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Brazzil - People - July 2004
 

Inequality not Poverty Begets Crime in Brazil

One of the factors in the equation of social inequality in Brazil is the
extreme poverty that 4.2 million of 34 million young Brazilians
live in. They come from families with a monthly income
of slightly more than US$ 22 (one-fourth of Brazil's minimum
wage). The numbers get even worse as one's skin gets darker.

Irene Lobo


Brazzil

Picture On one side of the equation, fair-skinned young people, fashionably dressed, who are, well, very well: well-adjusted, wellborn, well-bred, well-conditioned and well-educated. And poised to do very well in life: good jobs, good salaries and all the worker benefits that are their due.

On the other side, dark-skinned young people, doing badly. Badly dressed, badly educated and badly, if at all, employed—probably in some makeshift job with no benefits at all. At most, a subsistence salary.

The disparities between the two sides of the Brazilian social equation is the main reason for so much of the youth violence that occurs in Brazil, says a study by the Ipea (Instituto de Pesquisa Econômica Aplicada—Applied Economic Research Institute.

"Social inequality is the major cause of youth violence. It is the context of that violence, the setting where these youths between the ages of 15 and 24 live out their lives in the midst of the problem," says Luseni Aquino, who wrote the study together with Enid Rocha.

One of the factors in the equation of social inequality is the extreme poverty that 4.2 million (12.2 percent) of these 34 million young Brazilians live in. They come from families with a monthly income of slightly more than US$ 22 (one-fourth of Brazil's minimum wage).

The majority of them, 67 percent, have not concluded elementary school (they are functionally illiterate), and over 30 percent have no employment and do not go to school.

Tragically, the numbers get even worse as one's skin gets darker. The Ipea study found that among blacks, the illiteracy rate rose to 73 percent, and 71 percent of them have no employment and do not go to school.

The point the study makes is that it is not the poverty, but the social inequalities that drive youth violence.

"Violence mostly affects the poor, so the usual simplistic conclusion is that poverty causes violence. But that is not true," says Rocha. "The fact that someone is poor does not mean he or she will be violent. We have no lack of cases of violence by middle class youths."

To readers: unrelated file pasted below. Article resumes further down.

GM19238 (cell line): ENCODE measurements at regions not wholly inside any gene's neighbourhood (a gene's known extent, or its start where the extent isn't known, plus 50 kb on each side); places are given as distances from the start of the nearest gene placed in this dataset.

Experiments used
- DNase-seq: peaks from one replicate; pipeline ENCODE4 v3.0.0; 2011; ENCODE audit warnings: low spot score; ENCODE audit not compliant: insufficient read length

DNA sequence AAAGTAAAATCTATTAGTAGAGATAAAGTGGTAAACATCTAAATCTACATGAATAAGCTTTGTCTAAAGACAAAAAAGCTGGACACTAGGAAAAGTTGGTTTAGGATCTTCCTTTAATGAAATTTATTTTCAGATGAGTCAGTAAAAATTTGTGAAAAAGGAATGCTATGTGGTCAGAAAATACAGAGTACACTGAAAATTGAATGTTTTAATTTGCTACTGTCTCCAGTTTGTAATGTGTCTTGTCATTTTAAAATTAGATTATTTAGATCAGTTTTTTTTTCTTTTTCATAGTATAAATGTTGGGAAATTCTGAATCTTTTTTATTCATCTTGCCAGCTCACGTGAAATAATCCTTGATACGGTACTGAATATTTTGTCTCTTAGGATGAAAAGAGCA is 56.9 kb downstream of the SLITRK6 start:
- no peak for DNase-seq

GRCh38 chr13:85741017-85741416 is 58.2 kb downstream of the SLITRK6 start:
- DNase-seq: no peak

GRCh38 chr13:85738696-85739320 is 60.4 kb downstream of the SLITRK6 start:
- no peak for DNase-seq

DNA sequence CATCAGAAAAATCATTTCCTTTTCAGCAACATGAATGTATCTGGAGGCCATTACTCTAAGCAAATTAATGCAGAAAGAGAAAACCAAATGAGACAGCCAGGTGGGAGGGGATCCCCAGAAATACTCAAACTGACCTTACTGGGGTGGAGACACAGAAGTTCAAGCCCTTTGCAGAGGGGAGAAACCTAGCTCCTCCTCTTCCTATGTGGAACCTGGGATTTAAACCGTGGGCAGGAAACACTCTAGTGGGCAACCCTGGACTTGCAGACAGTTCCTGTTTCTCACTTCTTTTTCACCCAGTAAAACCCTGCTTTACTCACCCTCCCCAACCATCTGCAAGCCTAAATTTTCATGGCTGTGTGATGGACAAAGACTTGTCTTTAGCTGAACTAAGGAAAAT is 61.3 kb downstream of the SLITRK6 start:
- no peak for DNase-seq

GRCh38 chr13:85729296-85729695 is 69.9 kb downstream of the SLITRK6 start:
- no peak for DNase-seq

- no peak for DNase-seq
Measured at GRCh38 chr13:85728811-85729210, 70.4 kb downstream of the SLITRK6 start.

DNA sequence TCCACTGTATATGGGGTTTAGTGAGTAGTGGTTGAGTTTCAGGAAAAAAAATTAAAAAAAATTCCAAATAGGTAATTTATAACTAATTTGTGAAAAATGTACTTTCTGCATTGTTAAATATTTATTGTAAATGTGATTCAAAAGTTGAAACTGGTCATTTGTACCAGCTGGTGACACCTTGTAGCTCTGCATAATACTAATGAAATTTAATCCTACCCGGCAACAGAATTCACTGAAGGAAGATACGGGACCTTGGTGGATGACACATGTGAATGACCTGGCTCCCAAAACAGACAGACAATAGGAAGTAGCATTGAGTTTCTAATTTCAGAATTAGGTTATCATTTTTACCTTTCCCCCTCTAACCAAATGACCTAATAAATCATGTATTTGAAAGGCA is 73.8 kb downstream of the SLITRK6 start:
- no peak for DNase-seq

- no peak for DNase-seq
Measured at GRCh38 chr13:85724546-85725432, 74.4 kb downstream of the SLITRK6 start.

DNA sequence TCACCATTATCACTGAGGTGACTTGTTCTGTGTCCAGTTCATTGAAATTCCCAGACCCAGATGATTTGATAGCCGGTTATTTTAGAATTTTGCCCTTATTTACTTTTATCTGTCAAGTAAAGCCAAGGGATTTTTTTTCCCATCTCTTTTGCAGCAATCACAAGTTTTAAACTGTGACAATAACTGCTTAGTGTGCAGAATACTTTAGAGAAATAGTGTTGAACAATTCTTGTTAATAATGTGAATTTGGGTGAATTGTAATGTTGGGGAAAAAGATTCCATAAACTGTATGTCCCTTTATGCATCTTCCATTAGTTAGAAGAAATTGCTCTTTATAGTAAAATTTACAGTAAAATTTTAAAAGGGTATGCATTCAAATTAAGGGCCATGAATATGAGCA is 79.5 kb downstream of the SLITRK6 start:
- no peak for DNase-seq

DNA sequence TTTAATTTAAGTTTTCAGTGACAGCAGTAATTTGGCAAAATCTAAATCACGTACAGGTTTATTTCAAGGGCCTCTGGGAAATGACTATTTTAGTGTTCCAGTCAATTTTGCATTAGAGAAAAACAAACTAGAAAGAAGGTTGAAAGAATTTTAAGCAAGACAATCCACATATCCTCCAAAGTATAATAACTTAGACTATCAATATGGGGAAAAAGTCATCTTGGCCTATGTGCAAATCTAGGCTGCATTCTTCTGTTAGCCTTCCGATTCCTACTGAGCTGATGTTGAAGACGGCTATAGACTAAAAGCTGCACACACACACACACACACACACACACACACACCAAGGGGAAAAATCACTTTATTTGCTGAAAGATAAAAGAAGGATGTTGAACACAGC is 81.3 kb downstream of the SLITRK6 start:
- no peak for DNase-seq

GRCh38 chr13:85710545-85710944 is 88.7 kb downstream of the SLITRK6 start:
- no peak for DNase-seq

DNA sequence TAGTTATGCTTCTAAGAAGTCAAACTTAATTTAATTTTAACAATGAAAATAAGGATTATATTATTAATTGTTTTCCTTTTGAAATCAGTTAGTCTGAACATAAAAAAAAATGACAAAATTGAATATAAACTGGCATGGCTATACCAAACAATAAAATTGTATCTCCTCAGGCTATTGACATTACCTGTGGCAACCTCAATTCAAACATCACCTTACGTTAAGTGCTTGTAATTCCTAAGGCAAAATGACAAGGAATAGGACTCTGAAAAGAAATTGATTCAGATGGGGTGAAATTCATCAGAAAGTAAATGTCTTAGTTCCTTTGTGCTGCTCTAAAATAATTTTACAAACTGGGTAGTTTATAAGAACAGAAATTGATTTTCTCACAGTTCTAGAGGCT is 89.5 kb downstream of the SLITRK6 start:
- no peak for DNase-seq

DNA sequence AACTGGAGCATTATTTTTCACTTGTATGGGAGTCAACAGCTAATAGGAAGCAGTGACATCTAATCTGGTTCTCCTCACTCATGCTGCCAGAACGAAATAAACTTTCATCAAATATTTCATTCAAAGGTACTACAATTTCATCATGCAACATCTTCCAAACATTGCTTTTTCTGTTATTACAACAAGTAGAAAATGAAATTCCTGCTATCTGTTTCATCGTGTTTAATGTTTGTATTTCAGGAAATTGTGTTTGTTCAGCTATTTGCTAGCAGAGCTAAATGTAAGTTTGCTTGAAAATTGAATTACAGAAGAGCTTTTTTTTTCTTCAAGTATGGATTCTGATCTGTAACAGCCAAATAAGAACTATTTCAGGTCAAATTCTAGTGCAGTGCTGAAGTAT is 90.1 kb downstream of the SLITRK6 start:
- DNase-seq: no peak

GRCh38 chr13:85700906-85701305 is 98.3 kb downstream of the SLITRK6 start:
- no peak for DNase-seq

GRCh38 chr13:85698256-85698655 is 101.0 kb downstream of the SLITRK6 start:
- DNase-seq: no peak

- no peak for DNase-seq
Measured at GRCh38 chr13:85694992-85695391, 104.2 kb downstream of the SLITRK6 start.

The researchers say that one way to reduce inequalities is to introduce mechanisms that increase the income of the extremely poor. "The solution is to promote social inclusion through education and jobs. The pathway to social ascension goes through schooling and work," explains Rocha.

One income increasing mechanism the government has implemented is the Family Voucher program which gives families that earn up to US$ 33 (100 reais) per month a supplemental income. At the moment, the program gives benefits to 3.9 million families.

Wrong Sentence

The non-governmental representative on the Conanda (Conselho Nacional dos Direitos da Criança e do Adolescente—National Child and Adolescent Rights Council), Cláudio Vieira, says that only 10 percent of the 10,000 youths currently in jail around the country should be there.

"The main problem is incorrect application of the Child and Adolescent Statute. It sets forth six punitive measures, running from a warning to incarceration. There is no reason for so many youths to be in jail," declared Vieira, speaking at a ceremony celebrating the 14th anniversary of the statute.

Commemorations of the anniversary of the statute include the distribution of one million copies of the document, a partnership with the Federal Police to disarm youths and a report from a congressional investigative commission on sexual exploitation of youths.

Government Help

Economic growth is not going to be sufficient to create a place in the job market for young Brazilians. There is a need, as well, for government programs to reduce social inequality, says Regina Novaes of the Federal University of Rio de Janeiro, who is part of the Youth Project of the Citizenship Institute (Projeto Juventude, do Instituto Cidadania).

The project just ran a survey, interviewing 3,501 youths between the ages of 15 and 24, in order to get a reading on the concerns and dreams of Brazil's 34 million youths in that age group (20 percent of the population).

The survey found that 36 percent of those interviewed had a job, 24 percent were effectively out of the job market (never had a job and were not looking for work), 32 percent have had a job but are presently unemployed, and 8 percent are looking for jobs, although they have never worked.

According to Novaes, young people are "afraid of being left out of the future." She points out that this is a generation that has grown up during a recession where parents and relatives have lost their jobs, the purchasing power of wages has fallen and there is a prevailing fear that people who lose their jobs will be unable to find a new job.


Irene Lobo works for Agência Brasil (AB), the official press agency of the Brazilian government. Comments are welcome at lia@radiobras.gov.br.
Translated from the Portuguese by Allen Bennett.




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